UM researchers publish study on genomics of pregnancy-induced diabetes
By a team of researchers from the Faculty of Medicine & Surgery at the University of Malta
(Press-News.org) Pregnancy-induced diabetes, also known as gestational diabetes, is a common metabolic complication of pregnancy. The disorder carries a significant risk of adverse obstetric outcome. Additionally, it is associated with a high risk of recurrence, progression to maternal type 2 diabetes as well as an elevated risk of obesity in foetuses exposed to hyperglycaemia during gestation.
The mechanisms causing gestational diabetes are complex and incompletely understood. The disorder has a strong underlying genetic element that interacts with lifestyle factors and the physiologic changes accompanying pregnancy to alter maternal glucose regulation.
A team of researchers from the Faculty of Medicine and Surgery have applied high-throughput genomics to identify rare highly-penetrant genetic variants that drive the development of gestational diabetes.
The study, entitled 'Screening for monogenic subtypes of gestational diabetes in a high prevalence island population - a whole exome sequencing study' provides the first description of atypical diabetes presenting in pregnancy in the Maltese population.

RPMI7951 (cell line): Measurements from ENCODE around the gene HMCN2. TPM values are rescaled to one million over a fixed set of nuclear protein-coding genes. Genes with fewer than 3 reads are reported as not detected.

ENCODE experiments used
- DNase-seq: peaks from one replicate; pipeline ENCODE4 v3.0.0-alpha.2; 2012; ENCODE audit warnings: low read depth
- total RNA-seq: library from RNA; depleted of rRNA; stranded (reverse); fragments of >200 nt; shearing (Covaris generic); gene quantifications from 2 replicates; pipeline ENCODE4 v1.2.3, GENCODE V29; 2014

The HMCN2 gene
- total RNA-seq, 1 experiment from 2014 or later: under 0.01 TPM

This research integrates clinical medicine, genomics and protein modelling with longitudinal follow-up data. The paper highlights the genetic heterogeneity underlying disorders of glucose regulation and reinforces the role of precision medicine research in unravelling the aetiology of complex traits.
The authors of the study are Dr Nikolai Paul Pace, Ms Barbara Vella, Dr Johann Craus, Dr Ruth Caruana, Prof. Charles Savona-Ventura and Prof. Josanne Vassallo.
The study was supported by a Research Excellence Grant from the University of Malta.
The study has been published in Diabetes Metabolism Research and Reviews and is accessible online: https://doi.org/10.1002/dmrr.3486
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[Press-News.org] UM researchers publish study on genomics of pregnancy-induced diabetes
By a team of researchers from the Faculty of Medicine & Surgery at the University of Malta